You're lucky, then. It's another thing altogether to have higher-ups breathing down your neck as well and no ships in sight to which to jump.
I hear what you're saying, and I've certainly been in those situations.
However, as long as nothing of consequence is at stake (such as National Security or CNI etc.) and I have made the risks and impacts clear and the jfdi still stands, then they pay me to implement their crazy ideas I suppose.
The hardest part for me in that kind of situation is staying focused and still trying to do the best I can even though I know we're piling on the coal straight towards the ice-berg. I try and reinforce the hull along the way so to speak, but not to the point where I'm risking my health.
I just usually try and avoid those situations if I can.
And that's why we have Security Architects, to work out how in the requirements capture and design phase of the project to mitigate risks as far as operationally possible and for lowest possible budget while enabling the operational business requirements in alignment with TOGAF design criteria.
You do all do it that way...right ?
Remember though that, ultimately, it falls to the business side of your operation or to managers to decide where they want to draw the lines. They may retreat into: “It’s too hard, no personal phones for you”, or: “It’s all too expensive, we’ll just wear the risk.” If that happens, at least you told them
My "told you so" report draw is getting abit on the full Side ....
"IT workers have been lugging home the on-call laptop since the dial-up modem was invented.
Back then, securing the information and the IT assets of a desk-based workforce required a pretty simple architecture - secure the network, the internet, the email gateway, the server and the workers' device."
Dial-up modems were in use before there was an internet, or servers, or laptops, or microprocessors or email gateways.
Originally they were used for time-sharing applications using teletypes running at 110 baud. Connection was made to a mainframe, over a phone connection directly to that mainframe. If you wanted to talk to a different mainframe, you dialed a different number.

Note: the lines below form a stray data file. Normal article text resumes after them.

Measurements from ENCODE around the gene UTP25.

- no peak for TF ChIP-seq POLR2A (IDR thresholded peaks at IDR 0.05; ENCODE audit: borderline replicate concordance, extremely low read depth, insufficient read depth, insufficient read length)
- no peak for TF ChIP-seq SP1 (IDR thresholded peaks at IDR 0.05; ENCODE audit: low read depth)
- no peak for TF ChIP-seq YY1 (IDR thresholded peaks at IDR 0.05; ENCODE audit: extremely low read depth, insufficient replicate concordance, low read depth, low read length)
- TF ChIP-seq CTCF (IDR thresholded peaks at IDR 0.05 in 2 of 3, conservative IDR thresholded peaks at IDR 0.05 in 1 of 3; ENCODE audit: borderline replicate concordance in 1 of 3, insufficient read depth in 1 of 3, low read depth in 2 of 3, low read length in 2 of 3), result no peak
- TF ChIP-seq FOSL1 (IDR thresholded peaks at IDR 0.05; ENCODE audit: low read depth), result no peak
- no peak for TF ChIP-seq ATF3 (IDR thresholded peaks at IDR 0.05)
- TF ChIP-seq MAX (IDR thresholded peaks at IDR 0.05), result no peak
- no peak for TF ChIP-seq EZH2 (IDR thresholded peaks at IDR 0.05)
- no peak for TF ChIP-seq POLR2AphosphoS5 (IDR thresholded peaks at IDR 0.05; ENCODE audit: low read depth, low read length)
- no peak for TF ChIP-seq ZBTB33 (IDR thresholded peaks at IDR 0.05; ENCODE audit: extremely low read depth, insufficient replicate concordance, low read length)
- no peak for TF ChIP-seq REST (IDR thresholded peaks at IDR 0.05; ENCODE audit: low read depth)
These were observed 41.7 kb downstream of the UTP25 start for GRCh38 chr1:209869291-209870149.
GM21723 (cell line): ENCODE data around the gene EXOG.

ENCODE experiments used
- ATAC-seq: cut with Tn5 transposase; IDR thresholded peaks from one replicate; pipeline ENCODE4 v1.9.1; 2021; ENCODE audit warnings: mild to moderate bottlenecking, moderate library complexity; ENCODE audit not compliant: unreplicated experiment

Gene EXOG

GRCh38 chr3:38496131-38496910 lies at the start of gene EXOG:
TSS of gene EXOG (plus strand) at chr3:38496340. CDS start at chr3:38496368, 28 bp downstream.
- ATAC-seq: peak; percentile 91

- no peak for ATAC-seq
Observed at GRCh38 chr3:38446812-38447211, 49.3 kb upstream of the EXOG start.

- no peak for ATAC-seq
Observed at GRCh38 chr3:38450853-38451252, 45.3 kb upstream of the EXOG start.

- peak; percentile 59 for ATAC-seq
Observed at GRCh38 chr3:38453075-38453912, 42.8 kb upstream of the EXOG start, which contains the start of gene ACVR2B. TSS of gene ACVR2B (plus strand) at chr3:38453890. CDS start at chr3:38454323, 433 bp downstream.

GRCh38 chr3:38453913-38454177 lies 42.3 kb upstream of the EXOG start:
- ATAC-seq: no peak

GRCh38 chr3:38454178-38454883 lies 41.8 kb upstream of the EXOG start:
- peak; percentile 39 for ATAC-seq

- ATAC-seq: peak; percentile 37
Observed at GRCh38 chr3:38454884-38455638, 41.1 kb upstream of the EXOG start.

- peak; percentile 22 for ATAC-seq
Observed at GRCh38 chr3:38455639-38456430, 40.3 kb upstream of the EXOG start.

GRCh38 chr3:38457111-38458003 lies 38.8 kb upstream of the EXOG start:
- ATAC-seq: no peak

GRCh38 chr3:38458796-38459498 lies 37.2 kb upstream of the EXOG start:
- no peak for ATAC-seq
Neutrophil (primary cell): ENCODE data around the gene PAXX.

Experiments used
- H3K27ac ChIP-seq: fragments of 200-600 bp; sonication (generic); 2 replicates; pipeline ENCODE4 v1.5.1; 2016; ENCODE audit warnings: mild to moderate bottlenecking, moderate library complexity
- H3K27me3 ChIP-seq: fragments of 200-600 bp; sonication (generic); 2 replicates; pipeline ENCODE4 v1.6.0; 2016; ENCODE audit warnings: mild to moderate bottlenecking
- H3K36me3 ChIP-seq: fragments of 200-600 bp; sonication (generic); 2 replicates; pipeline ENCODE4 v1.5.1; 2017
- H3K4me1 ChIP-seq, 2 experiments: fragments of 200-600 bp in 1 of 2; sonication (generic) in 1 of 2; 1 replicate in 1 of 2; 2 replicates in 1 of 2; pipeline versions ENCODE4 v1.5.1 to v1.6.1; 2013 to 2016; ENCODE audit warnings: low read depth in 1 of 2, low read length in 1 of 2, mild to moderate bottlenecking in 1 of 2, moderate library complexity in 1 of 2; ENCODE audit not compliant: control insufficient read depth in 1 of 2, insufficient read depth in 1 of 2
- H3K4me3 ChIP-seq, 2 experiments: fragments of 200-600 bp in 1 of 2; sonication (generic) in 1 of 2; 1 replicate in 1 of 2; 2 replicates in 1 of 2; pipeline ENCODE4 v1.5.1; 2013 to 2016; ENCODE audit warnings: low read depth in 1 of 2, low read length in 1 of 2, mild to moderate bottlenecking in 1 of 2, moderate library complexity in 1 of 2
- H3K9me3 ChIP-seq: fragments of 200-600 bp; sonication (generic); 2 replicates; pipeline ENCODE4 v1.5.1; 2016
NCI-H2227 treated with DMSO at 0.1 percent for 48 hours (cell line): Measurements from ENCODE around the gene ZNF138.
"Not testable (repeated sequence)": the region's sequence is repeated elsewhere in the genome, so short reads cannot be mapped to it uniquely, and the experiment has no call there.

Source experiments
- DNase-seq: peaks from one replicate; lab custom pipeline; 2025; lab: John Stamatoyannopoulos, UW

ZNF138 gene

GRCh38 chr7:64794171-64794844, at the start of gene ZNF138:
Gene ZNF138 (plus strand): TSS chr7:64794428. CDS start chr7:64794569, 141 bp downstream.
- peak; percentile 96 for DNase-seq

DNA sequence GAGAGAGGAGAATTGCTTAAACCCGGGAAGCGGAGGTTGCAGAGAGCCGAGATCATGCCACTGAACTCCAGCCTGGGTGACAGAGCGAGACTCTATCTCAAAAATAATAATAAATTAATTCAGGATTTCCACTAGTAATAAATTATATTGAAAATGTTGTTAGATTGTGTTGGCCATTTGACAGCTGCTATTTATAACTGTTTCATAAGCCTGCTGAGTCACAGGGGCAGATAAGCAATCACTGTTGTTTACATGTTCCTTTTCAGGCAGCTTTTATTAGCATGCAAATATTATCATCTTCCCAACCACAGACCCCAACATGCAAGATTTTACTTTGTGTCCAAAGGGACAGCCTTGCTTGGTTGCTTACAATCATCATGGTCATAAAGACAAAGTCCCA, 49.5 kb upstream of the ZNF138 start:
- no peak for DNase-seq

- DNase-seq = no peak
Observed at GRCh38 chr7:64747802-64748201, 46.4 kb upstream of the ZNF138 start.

Speeds took a jump when the IBM 2741 came along, operating at 134.5 baud and about 13.5 characters per second. The 2741 was a small desk with a large electric typewriter built into it, and a couple of cubic feet of circuit boards built into the back of the desk. I expect it weighed on the order of 50 kilos (110 pounds}.
At that time dial-up modems were connected to the phone network either by an acoustic coupler or by being permanently wired into a dedicated phone circuit. Not all modems were dial-up, some were wired into dedicated networks and lines connected to a specific mainframe.
Modem speeds continued to increase as terminals became faster. The Diablo HyType 1 printer, which came from Xerox in 1973 was used to build very fast terminals running at 300 baud and 30 characters per second. These were about the size and weight of a 2741.
The first portable terminal I recall was based on the IBM Selectric mechanism, and was the size and weight of a large electric typewriter, plus more space for circuitry. Obviously, this was back to 134.5 baud, and used an acoustic coupler in order to connect to the phone system in multiple locations.
In the early days of dialup networking, email only worked for people dialing into the same computer. If you were working for a large company or a service bureau, this could result in email spanning continents, to a select group of colleagues or customers.
Somewhere around the transition from 134.5 baud to 300 baud modular phone jacks began to appear, making it easier to connect a modem, and allowing for setups with non-dedicated lines. By then the 8 bit microcomputer had appeared, and you could have a machine that was the size of a medium microwave, with only half a dozen circuit boards plugged into the motherboard. This wasn't all that portable... the first really portable machines were on the way, however.